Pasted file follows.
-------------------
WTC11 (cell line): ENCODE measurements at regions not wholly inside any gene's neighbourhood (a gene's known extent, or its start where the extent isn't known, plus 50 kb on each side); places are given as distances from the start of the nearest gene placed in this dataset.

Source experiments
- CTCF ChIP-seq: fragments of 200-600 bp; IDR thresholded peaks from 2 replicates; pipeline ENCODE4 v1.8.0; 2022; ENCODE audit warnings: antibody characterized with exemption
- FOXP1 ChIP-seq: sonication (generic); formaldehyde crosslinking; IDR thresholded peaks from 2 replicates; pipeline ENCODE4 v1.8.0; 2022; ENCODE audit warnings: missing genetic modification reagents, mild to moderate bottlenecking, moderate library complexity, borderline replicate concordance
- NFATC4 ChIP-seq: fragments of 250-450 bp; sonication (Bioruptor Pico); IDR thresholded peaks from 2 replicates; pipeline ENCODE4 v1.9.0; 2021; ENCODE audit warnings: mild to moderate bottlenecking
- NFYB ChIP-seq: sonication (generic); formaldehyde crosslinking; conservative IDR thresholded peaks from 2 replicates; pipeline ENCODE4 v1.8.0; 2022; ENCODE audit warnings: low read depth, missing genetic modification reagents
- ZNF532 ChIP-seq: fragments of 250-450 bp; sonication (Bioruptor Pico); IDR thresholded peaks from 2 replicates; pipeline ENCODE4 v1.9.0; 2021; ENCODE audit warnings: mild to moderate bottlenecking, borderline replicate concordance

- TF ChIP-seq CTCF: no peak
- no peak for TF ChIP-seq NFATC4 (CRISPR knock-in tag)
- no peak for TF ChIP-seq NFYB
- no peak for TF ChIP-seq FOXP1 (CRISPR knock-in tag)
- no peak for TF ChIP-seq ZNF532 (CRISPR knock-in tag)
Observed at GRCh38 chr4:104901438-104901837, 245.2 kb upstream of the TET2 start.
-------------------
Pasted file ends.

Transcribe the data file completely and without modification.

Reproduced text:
WTC11 (cell line): ENCODE measurements at regions not wholly inside any gene's neighbourhood (a gene's known extent, or its start where the extent isn't known, plus 50 kb on each side); places are given as distances from the start of the nearest gene placed in this dataset.

Source experiments
- CTCF ChIP-seq: fragments of 200-600 bp; IDR thresholded peaks from 2 replicates; pipeline ENCODE4 v1.8.0; 2022; ENCODE audit warnings: antibody characterized with exemption
- FOXP1 ChIP-seq: sonication (generic); formaldehyde crosslinking; IDR thresholded peaks from 2 replicates; pipeline ENCODE4 v1.8.0; 2022; ENCODE audit warnings: missing genetic modification reagents, mild to moderate bottlenecking, moderate library complexity, borderline replicate concordance
- NFATC4 ChIP-seq: fragments of 250-450 bp; sonication (Bioruptor Pico); IDR thresholded peaks from 2 replicates; pipeline ENCODE4 v1.9.0; 2021; ENCODE audit warnings: mild to moderate bottlenecking
- NFYB ChIP-seq: sonication (generic); formaldehyde crosslinking; conservative IDR thresholded peaks from 2 replicates; pipeline ENCODE4 v1.8.0; 2022; ENCODE audit warnings: low read depth, missing genetic modification reagents
- ZNF532 ChIP-seq: fragments of 250-450 bp; sonication (Bioruptor Pico); IDR thresholded peaks from 2 replicates; pipeline ENCODE4 v1.9.0; 2021; ENCODE audit warnings: mild to moderate bottlenecking, borderline replicate concordance

- TF ChIP-seq CTCF: no peak
- no peak for TF ChIP-seq NFATC4 (CRISPR knock-in tag)
- no peak for TF ChIP-seq NFYB
- no peak for TF ChIP-seq FOXP1 (CRISPR knock-in tag)
- no peak for TF ChIP-seq ZNF532 (CRISPR knock-in tag)
Observed at GRCh38 chr4:104901438-104901837, 245.2 kb upstream of the TET2 start.